Details of Note

  • The custom recovery images available in this guide are only to be installed on the Samsung Galaxy J7 Exynos SM-J700 smartphone. Most devices have a custom recovery image developed specifically for it, and you shouldn’t install one that is intended for another device unless advised it is okay by a professional.
  • The codename for the Samsung Galaxy J7 Exynos SM-J700 with Exynos processor TWRP recovery image is “j7xelte.” You will see that codename in the TWRP image file path and also from your About Device menu so you know you are flashing the right file on the right device.
  • You can find the device tree files over at its GitHub page.
  • You can install the official TWRP Recovery application from the Google Play Store or from the TWRP website as an apk, if you have root access on the device already, and get the TWRP installed that way, no adb required. Once the app is installed, it will be in your Downloads folder. Navigate to the Downloads folder and select the TWRP application. When the application opens tap on the option for flashing the TWRP.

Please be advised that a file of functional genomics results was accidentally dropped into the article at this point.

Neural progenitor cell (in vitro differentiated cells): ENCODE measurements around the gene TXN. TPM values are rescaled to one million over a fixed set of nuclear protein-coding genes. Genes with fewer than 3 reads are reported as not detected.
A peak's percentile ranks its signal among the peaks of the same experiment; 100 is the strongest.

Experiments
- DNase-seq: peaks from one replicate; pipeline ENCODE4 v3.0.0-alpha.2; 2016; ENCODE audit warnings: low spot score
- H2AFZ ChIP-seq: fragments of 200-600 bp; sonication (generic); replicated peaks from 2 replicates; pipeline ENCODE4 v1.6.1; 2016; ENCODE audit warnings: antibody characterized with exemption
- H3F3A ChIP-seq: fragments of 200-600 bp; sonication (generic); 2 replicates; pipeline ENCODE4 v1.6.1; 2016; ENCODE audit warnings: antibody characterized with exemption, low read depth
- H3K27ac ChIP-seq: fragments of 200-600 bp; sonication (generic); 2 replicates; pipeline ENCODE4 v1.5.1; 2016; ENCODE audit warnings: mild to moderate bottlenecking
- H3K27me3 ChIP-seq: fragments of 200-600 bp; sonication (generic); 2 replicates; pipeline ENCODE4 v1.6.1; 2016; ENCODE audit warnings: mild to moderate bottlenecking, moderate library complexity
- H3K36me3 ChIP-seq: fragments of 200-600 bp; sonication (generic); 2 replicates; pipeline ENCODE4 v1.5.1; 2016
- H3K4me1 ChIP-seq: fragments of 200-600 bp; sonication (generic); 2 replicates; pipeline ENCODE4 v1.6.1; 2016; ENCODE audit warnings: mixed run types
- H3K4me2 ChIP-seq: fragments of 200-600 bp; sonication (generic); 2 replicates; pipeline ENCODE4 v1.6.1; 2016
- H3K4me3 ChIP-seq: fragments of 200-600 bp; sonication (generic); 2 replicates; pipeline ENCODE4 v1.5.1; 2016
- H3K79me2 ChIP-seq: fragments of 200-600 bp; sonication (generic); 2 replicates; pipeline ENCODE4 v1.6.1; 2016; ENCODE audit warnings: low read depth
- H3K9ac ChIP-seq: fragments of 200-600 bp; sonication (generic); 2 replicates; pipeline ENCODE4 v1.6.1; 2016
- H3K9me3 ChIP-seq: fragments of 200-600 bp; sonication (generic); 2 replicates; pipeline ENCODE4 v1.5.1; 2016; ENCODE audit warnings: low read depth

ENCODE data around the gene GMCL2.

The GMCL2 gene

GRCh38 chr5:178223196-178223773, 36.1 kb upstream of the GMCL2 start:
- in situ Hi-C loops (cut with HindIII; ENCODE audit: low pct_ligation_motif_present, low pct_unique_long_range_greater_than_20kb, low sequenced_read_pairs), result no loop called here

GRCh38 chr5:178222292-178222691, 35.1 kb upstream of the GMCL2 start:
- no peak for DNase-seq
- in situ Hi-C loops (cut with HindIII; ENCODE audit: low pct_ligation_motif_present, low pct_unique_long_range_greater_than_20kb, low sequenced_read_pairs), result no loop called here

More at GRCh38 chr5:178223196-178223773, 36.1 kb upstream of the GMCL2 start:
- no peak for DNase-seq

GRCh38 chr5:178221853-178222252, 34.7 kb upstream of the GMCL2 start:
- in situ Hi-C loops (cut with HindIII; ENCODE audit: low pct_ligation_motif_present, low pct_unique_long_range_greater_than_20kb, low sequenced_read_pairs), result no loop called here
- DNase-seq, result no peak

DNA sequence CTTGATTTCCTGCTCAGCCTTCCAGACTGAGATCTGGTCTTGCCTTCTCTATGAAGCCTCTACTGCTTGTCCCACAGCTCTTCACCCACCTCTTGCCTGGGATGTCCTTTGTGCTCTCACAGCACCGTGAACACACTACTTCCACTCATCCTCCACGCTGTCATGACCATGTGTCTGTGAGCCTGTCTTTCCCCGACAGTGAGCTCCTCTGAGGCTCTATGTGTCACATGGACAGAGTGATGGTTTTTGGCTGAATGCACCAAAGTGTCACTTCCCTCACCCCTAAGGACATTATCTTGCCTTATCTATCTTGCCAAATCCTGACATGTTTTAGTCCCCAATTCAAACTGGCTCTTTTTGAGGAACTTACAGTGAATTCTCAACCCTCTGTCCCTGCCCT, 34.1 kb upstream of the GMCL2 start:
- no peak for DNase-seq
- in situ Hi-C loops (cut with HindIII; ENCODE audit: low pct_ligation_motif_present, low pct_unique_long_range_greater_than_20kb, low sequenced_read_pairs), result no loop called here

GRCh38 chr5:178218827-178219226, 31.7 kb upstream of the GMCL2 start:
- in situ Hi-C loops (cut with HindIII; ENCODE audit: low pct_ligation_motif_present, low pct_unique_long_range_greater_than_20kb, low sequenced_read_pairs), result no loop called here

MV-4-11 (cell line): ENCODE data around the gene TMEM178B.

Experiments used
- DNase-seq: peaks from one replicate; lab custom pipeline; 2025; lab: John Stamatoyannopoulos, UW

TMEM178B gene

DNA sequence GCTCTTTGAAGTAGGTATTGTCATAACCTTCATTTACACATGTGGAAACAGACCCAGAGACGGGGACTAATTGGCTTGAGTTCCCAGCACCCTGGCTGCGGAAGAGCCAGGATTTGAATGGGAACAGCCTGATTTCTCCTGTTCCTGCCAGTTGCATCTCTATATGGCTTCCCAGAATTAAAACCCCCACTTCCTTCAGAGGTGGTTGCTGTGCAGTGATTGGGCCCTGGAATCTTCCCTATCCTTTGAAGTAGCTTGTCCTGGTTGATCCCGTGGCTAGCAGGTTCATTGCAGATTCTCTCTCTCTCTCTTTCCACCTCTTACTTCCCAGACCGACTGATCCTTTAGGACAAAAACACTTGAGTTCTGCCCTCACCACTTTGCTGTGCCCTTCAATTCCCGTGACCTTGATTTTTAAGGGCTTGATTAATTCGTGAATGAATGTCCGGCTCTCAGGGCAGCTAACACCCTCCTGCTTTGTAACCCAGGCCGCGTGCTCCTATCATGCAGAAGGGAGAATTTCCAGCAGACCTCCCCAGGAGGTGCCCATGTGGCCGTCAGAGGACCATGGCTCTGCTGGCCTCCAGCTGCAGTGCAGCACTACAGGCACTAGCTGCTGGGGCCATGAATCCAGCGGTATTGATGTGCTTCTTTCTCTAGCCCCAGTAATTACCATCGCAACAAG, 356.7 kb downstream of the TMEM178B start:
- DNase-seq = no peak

Files Required

How to Install TWRP Recovery on Samsung Galaxy J7 Exynos SM-J700

1. Firstly, you need to know that the Odin flashing tool is really easy to use, but it only works on the Windows operating system. You won’t get the flashing tool to load on a Mac or Linux computer. It doesn’t really matter what version of the Windows operating system that you’re using as long as it is something above Windows XP.

2. Download and install the Samsung USB drivers on the computer if you don’t have them already.